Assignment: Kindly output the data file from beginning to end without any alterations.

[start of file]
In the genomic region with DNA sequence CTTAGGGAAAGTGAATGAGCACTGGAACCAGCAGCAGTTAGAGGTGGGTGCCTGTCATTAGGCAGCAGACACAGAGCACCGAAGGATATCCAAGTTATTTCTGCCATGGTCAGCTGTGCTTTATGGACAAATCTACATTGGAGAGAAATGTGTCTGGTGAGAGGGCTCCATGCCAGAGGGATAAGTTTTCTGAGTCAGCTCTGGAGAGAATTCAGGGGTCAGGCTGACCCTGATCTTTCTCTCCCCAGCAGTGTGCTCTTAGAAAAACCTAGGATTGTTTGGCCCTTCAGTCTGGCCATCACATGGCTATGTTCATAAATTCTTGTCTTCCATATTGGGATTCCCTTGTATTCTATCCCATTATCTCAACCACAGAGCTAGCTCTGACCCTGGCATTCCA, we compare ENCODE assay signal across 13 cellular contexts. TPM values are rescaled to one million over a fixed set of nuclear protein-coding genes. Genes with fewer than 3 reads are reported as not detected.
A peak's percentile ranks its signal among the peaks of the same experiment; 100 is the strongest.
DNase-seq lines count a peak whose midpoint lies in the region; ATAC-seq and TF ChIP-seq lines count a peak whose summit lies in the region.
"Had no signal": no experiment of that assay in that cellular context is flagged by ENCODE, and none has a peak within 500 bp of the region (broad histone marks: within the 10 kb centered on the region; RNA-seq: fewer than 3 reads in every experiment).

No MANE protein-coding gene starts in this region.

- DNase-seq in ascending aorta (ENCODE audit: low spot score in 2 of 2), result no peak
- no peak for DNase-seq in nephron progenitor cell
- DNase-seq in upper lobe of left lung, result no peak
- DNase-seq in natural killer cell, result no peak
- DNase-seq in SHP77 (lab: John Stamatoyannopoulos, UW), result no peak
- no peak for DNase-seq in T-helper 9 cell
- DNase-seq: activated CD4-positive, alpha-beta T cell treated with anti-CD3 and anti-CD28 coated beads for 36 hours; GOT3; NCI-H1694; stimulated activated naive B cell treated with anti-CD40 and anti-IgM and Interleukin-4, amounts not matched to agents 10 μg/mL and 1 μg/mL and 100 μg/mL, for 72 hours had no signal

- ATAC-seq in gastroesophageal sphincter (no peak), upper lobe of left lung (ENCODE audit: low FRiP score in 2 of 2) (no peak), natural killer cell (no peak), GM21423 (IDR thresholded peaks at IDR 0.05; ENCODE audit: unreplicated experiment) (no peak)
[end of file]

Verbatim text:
In the genomic region with DNA sequence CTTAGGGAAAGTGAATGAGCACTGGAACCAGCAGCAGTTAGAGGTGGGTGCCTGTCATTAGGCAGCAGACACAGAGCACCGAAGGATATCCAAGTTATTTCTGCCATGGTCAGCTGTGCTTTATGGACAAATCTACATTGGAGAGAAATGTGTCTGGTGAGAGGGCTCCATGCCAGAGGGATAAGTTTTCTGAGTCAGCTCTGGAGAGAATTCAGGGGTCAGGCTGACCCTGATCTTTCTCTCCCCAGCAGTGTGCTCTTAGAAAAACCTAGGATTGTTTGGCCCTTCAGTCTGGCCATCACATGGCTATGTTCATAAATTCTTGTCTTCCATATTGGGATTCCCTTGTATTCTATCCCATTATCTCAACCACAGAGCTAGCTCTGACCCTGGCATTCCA, we compare ENCODE assay signal across 13 cellular contexts. TPM values are rescaled to one million over a fixed set of nuclear protein-coding genes. Genes with fewer than 3 reads are reported as not detected.
A peak's percentile ranks its signal among the peaks of the same experiment; 100 is the strongest.
DNase-seq lines count a peak whose midpoint lies in the region; ATAC-seq and TF ChIP-seq lines count a peak whose summit lies in the region.
"Had no signal": no experiment of that assay in that cellular context is flagged by ENCODE, and none has a peak within 500 bp of the region (broad histone marks: within the 10 kb centered on the region; RNA-seq: fewer than 3 reads in every experiment).

No MANE protein-coding gene starts in this region.

- DNase-seq in ascending aorta (ENCODE audit: low spot score in 2 of 2), result no peak
- no peak for DNase-seq in nephron progenitor cell
- DNase-seq in upper lobe of left lung, result no peak
- DNase-seq in natural killer cell, result no peak
- DNase-seq in SHP77 (lab: John Stamatoyannopoulos, UW), result no peak
- no peak for DNase-seq in T-helper 9 cell
- DNase-seq: activated CD4-positive, alpha-beta T cell treated with anti-CD3 and anti-CD28 coated beads for 36 hours; GOT3; NCI-H1694; stimulated activated naive B cell treated with anti-CD40 and anti-IgM and Interleukin-4, amounts not matched to agents 10 μg/mL and 1 μg/mL and 100 μg/mL, for 72 hours had no signal

- ATAC-seq in gastroesophageal sphincter (no peak), upper lobe of left lung (ENCODE audit: low FRiP score in 2 of 2) (no peak), natural killer cell (no peak), GM21423 (IDR thresholded peaks at IDR 0.05; ENCODE audit: unreplicated experiment) (no peak)